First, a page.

West Virginia at Missouri is the type of matchup that should be a regular feature on college football’s non-conference menu.

Two respectable programs from power conferences will complete a home-and-home series. It certainly isn’t the biggest matchup between the Big 12 and SEC on Saturday – LSU at Texas takes that cake – but it is still the type of game fans will actually pay money to see. Games like this are too frequently played at neutral sites in this era if they are played at all.

Of course, the Tigers and Mountaineers would have put on a much more exciting show last season with NFL Draft prospects Drew Lock and Will Grier leading the way at quarterback. But not even that would have been the most anticipated imaginary meeting between these two programs.

For West Virginia fans and Missouri fans alike, the same year brings up the same question – what-if?

In 2007, the Mountaineers and Tigers were each one win away from meeting one another in the unlikeliest national championship game ever. Unlike college basketball fans, college football fans seem to have no stomach for the underdog, and purists were holding their noses at the mere possibility of Mizzou and WVU invading New Orleans for a Cinderella title bout.

Order was restored for those folks when Missouri lost to Oklahoma in the Big 12 championship game and West Virginia was tripped up by Pitt. But let us imagine, just for a few moments, that those results were reversed.

What would have happened if Mizzou and WVU squared off for the 2007 national title?

To solve that riddle, I consulted a website made precisely to answer these hypothetical scenarios – WhatIfSports, which uses the stats from every team from modern college football seasons to determine the outcome of head-to-head matchups.

And according to the site’s calculations… America only missed out on the greatest college football game ever played.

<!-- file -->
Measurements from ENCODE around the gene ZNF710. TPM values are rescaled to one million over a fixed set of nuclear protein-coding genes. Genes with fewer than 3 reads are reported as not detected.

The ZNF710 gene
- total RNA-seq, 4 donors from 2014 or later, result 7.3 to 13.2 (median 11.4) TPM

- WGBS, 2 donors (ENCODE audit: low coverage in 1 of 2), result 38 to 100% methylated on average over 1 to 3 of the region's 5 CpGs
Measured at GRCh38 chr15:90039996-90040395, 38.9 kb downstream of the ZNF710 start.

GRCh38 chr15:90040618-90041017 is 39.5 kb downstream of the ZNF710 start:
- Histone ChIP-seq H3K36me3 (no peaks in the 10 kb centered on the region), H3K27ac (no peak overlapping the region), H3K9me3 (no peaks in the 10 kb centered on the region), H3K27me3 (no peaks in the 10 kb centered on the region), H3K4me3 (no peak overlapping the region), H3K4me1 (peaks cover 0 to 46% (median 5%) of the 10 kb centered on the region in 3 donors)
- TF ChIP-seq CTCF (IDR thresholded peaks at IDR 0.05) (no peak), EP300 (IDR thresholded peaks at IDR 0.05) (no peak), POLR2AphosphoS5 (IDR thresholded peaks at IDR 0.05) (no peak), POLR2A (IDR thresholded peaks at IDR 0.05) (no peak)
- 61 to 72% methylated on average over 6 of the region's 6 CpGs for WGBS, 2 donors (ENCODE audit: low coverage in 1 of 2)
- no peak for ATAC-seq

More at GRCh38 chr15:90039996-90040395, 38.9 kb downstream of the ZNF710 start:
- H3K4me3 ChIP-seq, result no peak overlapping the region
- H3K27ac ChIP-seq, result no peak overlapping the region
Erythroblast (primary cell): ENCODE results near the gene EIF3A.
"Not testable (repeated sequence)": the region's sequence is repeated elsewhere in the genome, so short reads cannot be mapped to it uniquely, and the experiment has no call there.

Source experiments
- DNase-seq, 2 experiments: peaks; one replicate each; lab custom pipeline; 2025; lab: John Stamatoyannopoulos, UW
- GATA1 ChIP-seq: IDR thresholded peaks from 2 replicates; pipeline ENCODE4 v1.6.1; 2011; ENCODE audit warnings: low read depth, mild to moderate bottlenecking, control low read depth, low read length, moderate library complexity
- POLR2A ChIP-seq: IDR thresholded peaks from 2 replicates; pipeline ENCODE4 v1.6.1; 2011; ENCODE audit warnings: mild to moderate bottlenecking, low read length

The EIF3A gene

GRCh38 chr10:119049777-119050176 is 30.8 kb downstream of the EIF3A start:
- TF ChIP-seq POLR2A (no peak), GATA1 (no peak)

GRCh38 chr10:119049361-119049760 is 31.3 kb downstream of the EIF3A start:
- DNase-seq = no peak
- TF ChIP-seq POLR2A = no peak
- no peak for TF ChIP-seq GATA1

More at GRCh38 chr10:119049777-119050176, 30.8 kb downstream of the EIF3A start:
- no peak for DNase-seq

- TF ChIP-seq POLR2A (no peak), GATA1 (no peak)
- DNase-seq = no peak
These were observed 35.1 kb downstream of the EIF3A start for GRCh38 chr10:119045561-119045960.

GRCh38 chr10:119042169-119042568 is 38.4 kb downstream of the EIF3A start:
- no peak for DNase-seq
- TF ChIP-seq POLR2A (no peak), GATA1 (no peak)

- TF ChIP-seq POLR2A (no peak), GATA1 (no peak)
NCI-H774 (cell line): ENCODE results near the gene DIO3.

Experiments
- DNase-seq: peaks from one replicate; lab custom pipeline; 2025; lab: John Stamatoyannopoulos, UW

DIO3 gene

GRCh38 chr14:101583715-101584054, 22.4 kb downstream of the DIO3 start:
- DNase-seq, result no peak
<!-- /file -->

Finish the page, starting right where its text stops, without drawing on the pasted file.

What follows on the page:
Projected Final: West Virginia 52, Missouri 50 (4 OT)

Scoring Summary

First Quarter

WVU: Steve Slaton 49-yard run (Pat McAfee kick), WVU 7-0

Mizzou: Jeff Wolfert FG 30, WVU 7-3

WVU: Darius Reynaud 16-yard pass from Pat White (McAfee kick), WVU 14-3

Second Quarter

Mizzou: Chase Coffman 2-yard pass from Chase Daniel (Wolfert kick), WVU 14-10

WVU: Slaton 6-yard run (McAfee kick), WVU 21-10

WVU: McAfee FG 28, WVU 24-10

Third Quarter

Mizzou: Jeremy Maclin 36-yard pass from Daniel (Wolfert kick), WVU 24-17

Mizzou: Martin Rucker 7-yard pass from Daniel (Wolfert kick), Tied 24-24

Fourth Quarter

Mizzou: Tony Temple 11-yard pass from Daniel (Wolfert kick), Mizzou 31-24

WVU: Slaton 12-yard run (McAfee kick), Tied 31-31

OT 1

WVU: McAfee FG 21, WVU 34-31

Mizzou: Wolfert FG 34, Tied 34-34

OT 2

Mizzou: William Franklin 20-yard pass from Daniel (Wolfert kick), Mizzou 41-34

WVU: Noel Devine 3-yard run (McAfee kick), Tied 41-41

OT 3

WVU: McAfee FG 37, WVU 44-41

Mizzou: Wolfert FG 34, Tied 44-44

OT 4

Mizzou: Temple 7-yard run (run failed), Mizzou 50-44

WVU: White 3-yard run (Reynaud from White conversion), WVU 52-50


Both teams end up playing to their strengths. Missouri quarterback Chase Daniel passes for 394 yards. West Virginia gains 369 yards on the ground, led by Slaton’s 179 yards on 30 carries. Devine contributes another 94 on his 12 carries, while Reynaud has four receptions for 95 yards.

Surprisingly, defense ends up being key in this contest. Missouri can only manage 1.4 yards per carry on 42 rush attempts, though five West Virginia sacks are factored into that total. Ryan Mundy leads the way for the Mountaineers defense with three of the sacks.

The only thing the simulator is unable to project is the number of burned couches that litter Bourbon Street in the wake of West Virginia’s first national championship.


Per usual, real-life did not measure up to imagination. Traditional powers LSU and Ohio State ended up squaring off and the Tigers pounded the Buckeyes with relative ease. Neither West Virginia nor Missouri have come close to the mountaintop in the 12 years that have followed their near-misses.

WVU and Mizzou aren’t even in the same conferences as they were back then. Missouri moved from the Big 12 to the SEC to become that league’s third set of Tigers, while the Mountaineers jumped from the unraveling Big East to fill the vacancy left by Mizzou in the Big 12.

The competition level raised considerably for both programs with those jumps, making it harder to get back to the brink of another title shot. It’s impossible to know whether either will be in that position again. So when they square off Saturday, you can’t blame fans of either team for wondering what might have happened in the game that never was.